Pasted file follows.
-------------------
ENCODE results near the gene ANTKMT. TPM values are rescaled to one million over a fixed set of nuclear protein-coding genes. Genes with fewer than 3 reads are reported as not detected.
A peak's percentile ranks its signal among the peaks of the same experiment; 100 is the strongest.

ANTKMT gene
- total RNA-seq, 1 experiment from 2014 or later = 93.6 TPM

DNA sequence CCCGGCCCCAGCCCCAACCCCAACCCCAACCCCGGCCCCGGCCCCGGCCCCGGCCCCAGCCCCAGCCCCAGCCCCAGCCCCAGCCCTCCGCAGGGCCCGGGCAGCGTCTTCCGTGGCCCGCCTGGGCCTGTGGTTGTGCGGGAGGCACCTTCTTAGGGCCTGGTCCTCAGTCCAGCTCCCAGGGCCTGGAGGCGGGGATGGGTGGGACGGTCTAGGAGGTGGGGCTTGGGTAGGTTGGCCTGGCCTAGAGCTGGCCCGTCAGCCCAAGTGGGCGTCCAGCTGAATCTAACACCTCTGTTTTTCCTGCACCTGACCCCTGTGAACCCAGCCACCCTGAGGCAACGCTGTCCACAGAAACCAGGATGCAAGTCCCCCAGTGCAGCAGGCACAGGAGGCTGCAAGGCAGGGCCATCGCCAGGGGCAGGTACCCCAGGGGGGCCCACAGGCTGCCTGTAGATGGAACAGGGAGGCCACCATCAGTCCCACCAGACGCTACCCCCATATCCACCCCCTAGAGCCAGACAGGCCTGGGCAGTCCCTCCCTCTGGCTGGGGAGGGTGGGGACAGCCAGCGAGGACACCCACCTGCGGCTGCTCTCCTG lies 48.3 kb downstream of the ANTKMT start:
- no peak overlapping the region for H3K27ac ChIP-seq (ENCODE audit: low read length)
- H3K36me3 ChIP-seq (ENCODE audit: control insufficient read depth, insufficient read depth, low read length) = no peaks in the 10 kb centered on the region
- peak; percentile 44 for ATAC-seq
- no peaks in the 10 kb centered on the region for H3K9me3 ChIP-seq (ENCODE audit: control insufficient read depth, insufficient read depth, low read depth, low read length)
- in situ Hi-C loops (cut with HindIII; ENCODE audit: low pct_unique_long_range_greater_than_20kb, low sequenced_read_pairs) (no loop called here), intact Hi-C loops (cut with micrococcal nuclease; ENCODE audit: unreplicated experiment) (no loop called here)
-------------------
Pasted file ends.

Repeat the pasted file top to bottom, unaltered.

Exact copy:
ENCODE results near the gene ANTKMT. TPM values are rescaled to one million over a fixed set of nuclear protein-coding genes. Genes with fewer than 3 reads are reported as not detected.
A peak's percentile ranks its signal among the peaks of the same experiment; 100 is the strongest.

ANTKMT gene
- total RNA-seq, 1 experiment from 2014 or later = 93.6 TPM

DNA sequence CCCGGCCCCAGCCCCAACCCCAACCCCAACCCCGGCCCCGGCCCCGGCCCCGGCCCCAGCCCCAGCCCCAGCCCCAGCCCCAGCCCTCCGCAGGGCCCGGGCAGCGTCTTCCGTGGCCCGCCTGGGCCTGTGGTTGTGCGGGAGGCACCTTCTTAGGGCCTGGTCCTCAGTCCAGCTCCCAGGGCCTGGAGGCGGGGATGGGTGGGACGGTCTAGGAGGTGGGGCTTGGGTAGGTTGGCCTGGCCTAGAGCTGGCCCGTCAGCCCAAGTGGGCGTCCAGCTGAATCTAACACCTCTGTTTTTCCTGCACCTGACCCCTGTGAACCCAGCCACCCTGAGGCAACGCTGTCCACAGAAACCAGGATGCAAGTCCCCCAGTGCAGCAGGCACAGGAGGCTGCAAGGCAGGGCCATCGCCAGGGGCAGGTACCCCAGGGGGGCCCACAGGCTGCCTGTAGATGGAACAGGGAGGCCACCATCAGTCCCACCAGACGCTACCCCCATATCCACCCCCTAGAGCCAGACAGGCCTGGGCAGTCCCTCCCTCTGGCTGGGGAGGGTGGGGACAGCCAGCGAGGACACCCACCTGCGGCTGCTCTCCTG lies 48.3 kb downstream of the ANTKMT start:
- no peak overlapping the region for H3K27ac ChIP-seq (ENCODE audit: low read length)
- H3K36me3 ChIP-seq (ENCODE audit: control insufficient read depth, insufficient read depth, low read length) = no peaks in the 10 kb centered on the region
- peak; percentile 44 for ATAC-seq
- no peaks in the 10 kb centered on the region for H3K9me3 ChIP-seq (ENCODE audit: control insufficient read depth, insufficient read depth, low read depth, low read length)
- in situ Hi-C loops (cut with HindIII; ENCODE audit: low pct_unique_long_range_greater_than_20kb, low sequenced_read_pairs) (no loop called here), intact Hi-C loops (cut with micrococcal nuclease; ENCODE audit: unreplicated experiment) (no loop called here)